What’s more, it’s possible to generalize. If humans had six fingers on each of their two hands and counted in a 12-based system, then the fraction 1/4 would be expressed to the right of the “decimal” point by the same numerals that express 6 squared—3610, or 3012. In other words, 1/4 = 0.3012, and it wouldn’t be a coincidence that 3012 is the square of 612. And if humans had four fingers on each hand and counted in an 8-based system, the fraction 1/4 would be expressed to the right of the “decimal” point by the same numerals that express 4 squared—1610, or 208. In other words, 1/4 = 0.208, and it isn’t a coincidence that 208 is the square of 48.

You can generalize in another direction, too. If you look at the fraction 1/8, and notice that 8 is the cube of 2, you’ll see that its expression in decimals is 0.125, or 5 cubed—not a coincidence, either.

What if humans had h hands, instead of just 2, and counted in a system based on b = h x f? It would still be the case that the fraction 1/h2 will be expressed as f2 in b-decimals. For example, if humans had three hands and four fingers on each hand, and therefore chose to count in twelves, the fraction 1/9 would take the form 0.1412, and it wouldn’t be a coincidence that 9 is the square of 3, and 1412 (a.k.a. 1610) is the square of 4.

I don’t know how a three-handed human would swim, however.

Who’s wonking who?

About a third of the way into Ezra Klein’s new essay “How Politics Makes Us Stupid,” I met a stumbling block. Klein begins his essay by describing a 2013 study that tested whether political affiliation could compromise people’s ability to solve a simple statistical problem. In an experiment, researchers gave some subjects a stats problem about the efficacy of a skin-rash lotion, and others a structurally identical problem about the efficacy of a gun-control law. Here’s Klein’s summary of the results:

Being better at math didn’t just fail to help partisans converge on the right answer. It actually drove them further apart. Partisans with weak math skills were 25 percentage points likelier to get the answer right when it fit their ideology. Partisans with strong math skills were 45 percentage points likelier to get the answer right when it fit their ideology. The smarter the person is, the dumber politics can make them.

Consider how utterly insane that is: being better at math made partisans less likely to solve the problem correctly when solving the problem correctly meant betraying their political instincts. People weren’t reasoning to get the right answer; they were reasoning to get the answer that they wanted to be right.

Something’s not quite right with Klein’s inferences here, I’m pretty sure. Here’s a link to the research paper that Klein is describing: “Motivated Numeracy and Enlightened Self-Government” by Dan Kahan, Ellen Peters, Erica Dawson, and Paul Slovic. And here’s how the original authors phrase the results that have caught Klein’s eye:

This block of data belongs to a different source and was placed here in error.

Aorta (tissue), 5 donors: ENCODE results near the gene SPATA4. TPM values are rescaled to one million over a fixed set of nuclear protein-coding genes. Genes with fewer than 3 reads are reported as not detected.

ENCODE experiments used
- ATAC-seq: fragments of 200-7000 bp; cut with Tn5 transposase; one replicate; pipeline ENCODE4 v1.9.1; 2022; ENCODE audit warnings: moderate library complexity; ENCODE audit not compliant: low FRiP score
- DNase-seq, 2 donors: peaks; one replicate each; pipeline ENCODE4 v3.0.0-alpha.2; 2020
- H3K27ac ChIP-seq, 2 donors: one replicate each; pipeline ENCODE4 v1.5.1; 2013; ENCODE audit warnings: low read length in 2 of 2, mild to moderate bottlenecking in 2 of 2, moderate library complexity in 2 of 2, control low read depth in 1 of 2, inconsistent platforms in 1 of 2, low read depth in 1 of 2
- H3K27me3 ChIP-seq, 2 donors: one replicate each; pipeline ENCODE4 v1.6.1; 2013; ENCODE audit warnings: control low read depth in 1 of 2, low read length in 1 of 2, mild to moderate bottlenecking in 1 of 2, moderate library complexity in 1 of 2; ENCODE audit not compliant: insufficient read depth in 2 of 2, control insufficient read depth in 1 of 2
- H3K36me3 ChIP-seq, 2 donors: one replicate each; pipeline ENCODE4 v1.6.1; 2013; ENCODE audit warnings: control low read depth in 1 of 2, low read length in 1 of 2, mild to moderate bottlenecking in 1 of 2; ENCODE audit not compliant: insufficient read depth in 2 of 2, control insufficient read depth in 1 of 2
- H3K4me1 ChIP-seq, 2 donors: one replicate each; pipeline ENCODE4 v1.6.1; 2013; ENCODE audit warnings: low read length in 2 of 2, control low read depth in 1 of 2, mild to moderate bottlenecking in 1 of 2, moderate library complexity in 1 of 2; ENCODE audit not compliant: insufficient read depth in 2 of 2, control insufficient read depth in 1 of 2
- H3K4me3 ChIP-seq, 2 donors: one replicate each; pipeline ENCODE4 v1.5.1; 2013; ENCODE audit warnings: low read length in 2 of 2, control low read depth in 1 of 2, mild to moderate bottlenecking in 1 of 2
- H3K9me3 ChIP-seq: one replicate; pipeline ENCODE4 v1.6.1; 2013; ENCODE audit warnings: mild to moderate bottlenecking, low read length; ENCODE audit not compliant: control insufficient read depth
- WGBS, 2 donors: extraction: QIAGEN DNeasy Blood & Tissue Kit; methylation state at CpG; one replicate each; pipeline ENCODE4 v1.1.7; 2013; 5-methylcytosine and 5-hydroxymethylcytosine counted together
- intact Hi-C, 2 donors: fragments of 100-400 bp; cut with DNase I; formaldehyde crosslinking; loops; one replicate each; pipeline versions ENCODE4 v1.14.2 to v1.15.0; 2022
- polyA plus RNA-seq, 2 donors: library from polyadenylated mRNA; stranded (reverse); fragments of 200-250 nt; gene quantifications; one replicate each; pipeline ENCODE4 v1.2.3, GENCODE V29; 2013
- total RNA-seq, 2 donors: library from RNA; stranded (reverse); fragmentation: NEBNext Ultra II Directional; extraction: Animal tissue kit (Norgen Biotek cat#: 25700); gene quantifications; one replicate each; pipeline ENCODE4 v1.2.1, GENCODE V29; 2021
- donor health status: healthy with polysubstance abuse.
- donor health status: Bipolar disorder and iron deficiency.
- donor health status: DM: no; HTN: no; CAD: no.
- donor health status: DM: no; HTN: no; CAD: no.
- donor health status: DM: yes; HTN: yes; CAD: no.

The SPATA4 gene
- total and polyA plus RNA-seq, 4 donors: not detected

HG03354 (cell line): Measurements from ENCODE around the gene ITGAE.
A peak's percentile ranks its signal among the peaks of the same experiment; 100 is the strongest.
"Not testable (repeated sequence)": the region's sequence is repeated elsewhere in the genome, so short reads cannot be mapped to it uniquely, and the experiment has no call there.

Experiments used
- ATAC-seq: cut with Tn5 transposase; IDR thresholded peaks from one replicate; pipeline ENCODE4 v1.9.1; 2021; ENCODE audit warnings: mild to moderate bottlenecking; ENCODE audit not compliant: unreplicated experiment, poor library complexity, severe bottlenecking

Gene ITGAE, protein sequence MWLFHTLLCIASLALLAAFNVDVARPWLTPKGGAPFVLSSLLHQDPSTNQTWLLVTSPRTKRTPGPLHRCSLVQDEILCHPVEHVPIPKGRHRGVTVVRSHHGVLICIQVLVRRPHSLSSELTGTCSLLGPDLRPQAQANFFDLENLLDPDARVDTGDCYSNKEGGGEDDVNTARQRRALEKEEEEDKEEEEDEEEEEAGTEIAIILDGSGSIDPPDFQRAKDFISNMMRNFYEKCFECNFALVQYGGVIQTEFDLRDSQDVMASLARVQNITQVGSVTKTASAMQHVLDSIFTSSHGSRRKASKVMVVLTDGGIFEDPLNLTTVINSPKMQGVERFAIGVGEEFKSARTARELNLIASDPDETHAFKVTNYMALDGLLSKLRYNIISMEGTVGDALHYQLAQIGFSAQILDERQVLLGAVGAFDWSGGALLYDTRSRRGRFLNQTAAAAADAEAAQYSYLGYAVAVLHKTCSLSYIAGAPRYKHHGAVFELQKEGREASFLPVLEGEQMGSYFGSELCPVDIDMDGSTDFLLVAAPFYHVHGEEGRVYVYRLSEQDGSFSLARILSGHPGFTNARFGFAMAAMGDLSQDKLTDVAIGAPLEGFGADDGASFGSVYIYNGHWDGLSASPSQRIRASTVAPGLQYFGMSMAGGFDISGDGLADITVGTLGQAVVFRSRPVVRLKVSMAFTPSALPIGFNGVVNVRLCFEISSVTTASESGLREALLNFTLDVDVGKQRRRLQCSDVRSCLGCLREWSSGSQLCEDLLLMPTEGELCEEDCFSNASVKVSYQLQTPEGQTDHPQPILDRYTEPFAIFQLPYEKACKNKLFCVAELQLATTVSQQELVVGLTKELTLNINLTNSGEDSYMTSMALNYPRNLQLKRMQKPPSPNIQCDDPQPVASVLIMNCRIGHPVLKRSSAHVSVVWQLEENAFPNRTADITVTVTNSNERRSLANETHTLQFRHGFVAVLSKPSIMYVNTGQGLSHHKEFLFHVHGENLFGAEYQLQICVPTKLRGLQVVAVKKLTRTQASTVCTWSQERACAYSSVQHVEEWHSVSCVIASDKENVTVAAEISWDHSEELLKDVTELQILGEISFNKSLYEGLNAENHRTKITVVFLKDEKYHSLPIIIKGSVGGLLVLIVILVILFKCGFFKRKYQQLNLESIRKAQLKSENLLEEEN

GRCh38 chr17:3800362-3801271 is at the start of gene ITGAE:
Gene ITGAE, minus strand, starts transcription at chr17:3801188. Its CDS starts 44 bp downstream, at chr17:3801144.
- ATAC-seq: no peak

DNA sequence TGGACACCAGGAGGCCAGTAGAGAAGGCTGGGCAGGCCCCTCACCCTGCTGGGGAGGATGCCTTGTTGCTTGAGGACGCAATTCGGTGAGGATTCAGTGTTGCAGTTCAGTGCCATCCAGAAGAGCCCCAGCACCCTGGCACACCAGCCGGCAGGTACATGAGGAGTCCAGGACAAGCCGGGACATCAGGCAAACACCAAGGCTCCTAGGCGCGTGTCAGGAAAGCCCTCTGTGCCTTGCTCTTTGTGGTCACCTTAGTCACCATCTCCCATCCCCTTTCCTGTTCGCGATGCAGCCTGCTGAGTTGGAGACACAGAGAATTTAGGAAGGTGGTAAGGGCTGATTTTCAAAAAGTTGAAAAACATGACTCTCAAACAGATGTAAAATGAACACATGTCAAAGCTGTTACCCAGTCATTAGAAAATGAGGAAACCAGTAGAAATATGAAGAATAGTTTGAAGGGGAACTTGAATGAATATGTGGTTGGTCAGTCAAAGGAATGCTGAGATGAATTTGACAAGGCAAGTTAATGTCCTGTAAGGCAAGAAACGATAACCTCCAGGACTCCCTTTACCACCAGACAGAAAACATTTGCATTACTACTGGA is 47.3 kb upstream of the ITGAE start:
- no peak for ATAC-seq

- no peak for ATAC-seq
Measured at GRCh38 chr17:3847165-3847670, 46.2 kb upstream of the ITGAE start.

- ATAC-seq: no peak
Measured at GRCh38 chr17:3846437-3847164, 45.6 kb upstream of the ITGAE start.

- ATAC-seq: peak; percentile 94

On average, the high Numeracy partisan whose political outlooks were affirmed by the data, properly interpreted, was 45 percentage points more likely (± 14, LC = 0.95) to identify the conclusion actually supported by the gun-ban experiment than was the high Numeracy partisan whose political outlooks were affirmed by selecting the incorrect response. The average difference in the case of low Numeracy partisans was 25 percentage points (± 10)—a difference of 20 percentage points (± 16).

Klein has reported the numbers accurately, but his interpretation of them is fallacious. As you can see by comparing Kahan et al.’s words with Klein’s, Klein is correct when he writes that “Partisans with weak math skills were 25 percentage points likelier to get the answer right when it fit their ideology. Partisans with strong math skills were 45 percentage points likelier to get the answer right when it fit their ideology.” But Klein is in error when he adds, “The smarter the person is, the dumber politics can make them.” If higher-numeracy subjects are 45 percent more likely to identify the correct answer when they find it congenial, and lower-numeracy subjects are only 25 percent more likely to do the same under the same conditions, then math skills improve the ability to solve the problem under those conditions by 20 percentage points, as Kahan, Peters, Dawson, and Slovic note. Smarter people are in fact smarter (the trouble is that they only bother to use their smarts to confirm their political bias—more on that in a moment).

Klein also writes, “Being better at math made partisans less likely to solve the problem correctly when solving the problem correctly meant betraying their political instincts.” That’s not an accurate report of Kahan et al.’s results. In their study, being better at math did make partisans a tiny bit more likely to solve the stats problem correctly even when the correct answer contradicted their partisan druthers. (For the evidence, see the dotted blue and solid red curves in the lower graph of figure 6 in Kahan et al.’s paper; the drift is upward in both cases, though it’s an exceptionally modest upward; that is, when solving a puzzle that declares that gun control increases crime, a liberal’s odds go up very slightly as his math skills improve, and so do a conservative’s odds when solving a puzzle that declares that gun control lowers crime.) Kahan et al. didn’t discover that math hurt problem solving. They discovered that math skills helped disproportionately more when the correct answer confirmed the subject’s political biases.